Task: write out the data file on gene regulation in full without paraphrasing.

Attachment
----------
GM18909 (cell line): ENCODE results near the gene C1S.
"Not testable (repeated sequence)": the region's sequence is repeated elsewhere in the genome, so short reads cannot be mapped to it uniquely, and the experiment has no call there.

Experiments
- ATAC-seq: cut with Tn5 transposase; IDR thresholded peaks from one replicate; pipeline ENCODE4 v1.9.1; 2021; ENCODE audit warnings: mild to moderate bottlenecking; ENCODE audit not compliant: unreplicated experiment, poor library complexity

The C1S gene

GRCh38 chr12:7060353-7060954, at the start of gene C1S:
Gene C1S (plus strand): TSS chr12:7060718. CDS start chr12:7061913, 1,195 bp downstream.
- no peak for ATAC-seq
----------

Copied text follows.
GM18909 (cell line): ENCODE results near the gene C1S.
"Not testable (repeated sequence)": the region's sequence is repeated elsewhere in the genome, so short reads cannot be mapped to it uniquely, and the experiment has no call there.

Experiments
- ATAC-seq: cut with Tn5 transposase; IDR thresholded peaks from one replicate; pipeline ENCODE4 v1.9.1; 2021; ENCODE audit warnings: mild to moderate bottlenecking; ENCODE audit not compliant: unreplicated experiment, poor library complexity

The C1S gene

GRCh38 chr12:7060353-7060954, at the start of gene C1S:
Gene C1S (plus strand): TSS chr12:7060718. CDS start chr12:7061913, 1,195 bp downstream.
- no peak for ATAC-seq